Synopsis: Based on the 1820 event, a whaling ship is preyed upon by a giant whale, stranding its crew at sea for 90 days, thousands of miles from home.
Stars: Chris Hemsworth, Benjamin Walker, Tom Holland, Brendan Gleeson, Ben Whishaw, Cillian Murphy, Jordi Molla, Michelle Fairley, Charlotte Riley
Director: Ron Howard
Running Length: 121 minutes
Trailer Review: Here
TMMM Score: (5.5/10)
Review: I finished the book that In the Heart of the Sea was based off of mere hours before I caught its big-screen adaptation and it’s probably the reason why I didn’t like it as much as I maybe would have had I not recently experienced Nathaniel Philbrick’s well-researched book. Philbrick’s historical recounting of the tragedy of the whaleship Essex was a straight-forward piece equal parts storytelling and instructional guide. Details about the whaling industry, on-board dynamics, and deeper looks into the backstories of the characters was something no film could capture fully…so it’s hard to blame the filmmakers for diverting so far away from the truth.
Well…actually…there is some blame to be had here because what was already a storied tale of survival on the high seas has been unnecessarily Hollywood-ized. Events have been falsified, details overlooked, and certain aspects have been downright made up to serve…who? Not the lovers of historical fiction that made the book a bestseller, that’s for sure.
Unwisely adding bookends to the piece featuring a young Herman Mellville (Ben Whishaw, Paddington) interviewing one of the survivors of the wreck (Brendan Gleeson, Song of the Sea) as he researches what will become his celebrated novel Moby Dick, the film starts off on the wrong foot by including this imagined meeting. Historically it doesn’t make sense, just the first of many ill-advised missteps. The old man recounts his time aboard the Essex (including scenes where he wasn’t even present) which ran afoul of one massive whale that destroyed the ship and set a band of survivors in lifeboats to fend for themselves on the harsh open sea.
After seeing the equally disappointing Unbroken last year, this survival against all odds seems a bit been-there, done-that so screenwriters Charles Leavitt, Rick Jaffa, and Amanda Silver take some major liberties with the historical facts and add in events that never happened. In the film, the whale returns several times to taunt/terrorize the men hanging onto life when in reality the massive mammal appeared only once when it originally capsized the Essex. While the extra whale sightings may add some fairly nice tension to the mix (Silver and Jaffa wrote Jurassic World so they know how to craft a creature attack), knowing that it never happened pushes the film into Jaws: The Revenge territory.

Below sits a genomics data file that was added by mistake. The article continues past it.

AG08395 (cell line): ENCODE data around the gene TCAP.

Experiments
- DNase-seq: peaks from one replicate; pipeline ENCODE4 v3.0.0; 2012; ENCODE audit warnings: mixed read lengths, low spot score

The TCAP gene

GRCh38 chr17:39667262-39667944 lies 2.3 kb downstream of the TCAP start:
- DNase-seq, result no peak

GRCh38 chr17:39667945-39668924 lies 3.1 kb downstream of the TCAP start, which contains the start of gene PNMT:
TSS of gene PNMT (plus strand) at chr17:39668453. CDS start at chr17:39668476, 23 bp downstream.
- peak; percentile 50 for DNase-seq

There are other false happenings that I won’t spoil for you here…but the more the story took untrue turns, the less I cared about the film as a whole. Director Ron Howard (Parenthood) reteams with his Rush star Chris Hemsworth (Cabin in the Woods) and the results aren’t nearly as notable. Hemsworth is a stiff actor and while his physical appearance may have made him an ideal candidate on paper for the headstrong sailor he’s playing, his performance never makes it out of the bilge. Also feeling a bit lost is Benjamin Walker (Abraham Lincoln: Vampire Hunter) as the combative Captain, in the book he’s a social leader done in by his inability to lead by example but here he’s a brat at sea.
The film was shot in 3D and it’s used to good effect here. Unfortunately, much of the film is CGI-d to death so it can feel like you’re watching an animated film at times. The camera is constantly moving so those prone to sea-sickness may want to take a Dramamine before embarking on this voyage.
When it was delayed from its intended release in March of 2015, many thought that the studio was positioning the film to play big on the high seas of awards season…but the final product is a total land lubber, unable to find its sea legs.